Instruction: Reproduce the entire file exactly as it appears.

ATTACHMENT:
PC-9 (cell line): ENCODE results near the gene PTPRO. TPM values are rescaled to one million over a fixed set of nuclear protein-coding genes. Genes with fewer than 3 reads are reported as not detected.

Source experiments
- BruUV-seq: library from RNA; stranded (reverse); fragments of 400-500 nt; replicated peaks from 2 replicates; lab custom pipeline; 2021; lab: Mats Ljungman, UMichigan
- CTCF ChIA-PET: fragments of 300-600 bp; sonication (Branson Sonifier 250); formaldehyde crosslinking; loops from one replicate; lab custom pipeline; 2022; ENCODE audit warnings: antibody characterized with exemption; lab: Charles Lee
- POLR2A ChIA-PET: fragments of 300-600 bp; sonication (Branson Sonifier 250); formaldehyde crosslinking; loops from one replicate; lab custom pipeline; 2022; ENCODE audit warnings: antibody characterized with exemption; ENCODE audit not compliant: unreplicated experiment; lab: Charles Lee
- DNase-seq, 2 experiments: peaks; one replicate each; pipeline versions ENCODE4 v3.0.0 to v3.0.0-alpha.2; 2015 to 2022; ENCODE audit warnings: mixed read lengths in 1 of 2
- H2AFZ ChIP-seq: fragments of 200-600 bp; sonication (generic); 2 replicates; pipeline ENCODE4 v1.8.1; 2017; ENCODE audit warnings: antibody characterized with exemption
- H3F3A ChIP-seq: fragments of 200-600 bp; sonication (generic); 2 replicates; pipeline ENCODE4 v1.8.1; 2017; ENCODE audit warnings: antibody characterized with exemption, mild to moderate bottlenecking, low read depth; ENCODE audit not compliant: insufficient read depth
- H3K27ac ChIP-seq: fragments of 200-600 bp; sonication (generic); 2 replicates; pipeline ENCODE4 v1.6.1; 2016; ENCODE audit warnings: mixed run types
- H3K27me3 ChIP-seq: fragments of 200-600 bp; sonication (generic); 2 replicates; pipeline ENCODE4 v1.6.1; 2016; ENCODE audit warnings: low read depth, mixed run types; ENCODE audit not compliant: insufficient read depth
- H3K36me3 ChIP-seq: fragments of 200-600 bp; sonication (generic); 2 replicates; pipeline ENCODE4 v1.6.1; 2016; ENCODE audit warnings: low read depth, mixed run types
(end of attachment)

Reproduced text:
PC-9 (cell line): ENCODE results near the gene PTPRO. TPM values are rescaled to one million over a fixed set of nuclear protein-coding genes. Genes with fewer than 3 reads are reported as not detected.

Source experiments
- BruUV-seq: library from RNA; stranded (reverse); fragments of 400-500 nt; replicated peaks from 2 replicates; lab custom pipeline; 2021; lab: Mats Ljungman, UMichigan
- CTCF ChIA-PET: fragments of 300-600 bp; sonication (Branson Sonifier 250); formaldehyde crosslinking; loops from one replicate; lab custom pipeline; 2022; ENCODE audit warnings: antibody characterized with exemption; lab: Charles Lee
- POLR2A ChIA-PET: fragments of 300-600 bp; sonication (Branson Sonifier 250); formaldehyde crosslinking; loops from one replicate; lab custom pipeline; 2022; ENCODE audit warnings: antibody characterized with exemption; ENCODE audit not compliant: unreplicated experiment; lab: Charles Lee
- DNase-seq, 2 experiments: peaks; one replicate each; pipeline versions ENCODE4 v3.0.0 to v3.0.0-alpha.2; 2015 to 2022; ENCODE audit warnings: mixed read lengths in 1 of 2
- H2AFZ ChIP-seq: fragments of 200-600 bp; sonication (generic); 2 replicates; pipeline ENCODE4 v1.8.1; 2017; ENCODE audit warnings: antibody characterized with exemption
- H3F3A ChIP-seq: fragments of 200-600 bp; sonication (generic); 2 replicates; pipeline ENCODE4 v1.8.1; 2017; ENCODE audit warnings: antibody characterized with exemption, mild to moderate bottlenecking, low read depth; ENCODE audit not compliant: insufficient read depth
- H3K27ac ChIP-seq: fragments of 200-600 bp; sonication (generic); 2 replicates; pipeline ENCODE4 v1.6.1; 2016; ENCODE audit warnings: mixed run types
- H3K27me3 ChIP-seq: fragments of 200-600 bp; sonication (generic); 2 replicates; pipeline ENCODE4 v1.6.1; 2016; ENCODE audit warnings: low read depth, mixed run types; ENCODE audit not compliant: insufficient read depth
- H3K36me3 ChIP-seq: fragments of 200-600 bp; sonication (generic); 2 replicates; pipeline ENCODE4 v1.6.1; 2016; ENCODE audit warnings: low read depth, mixed run types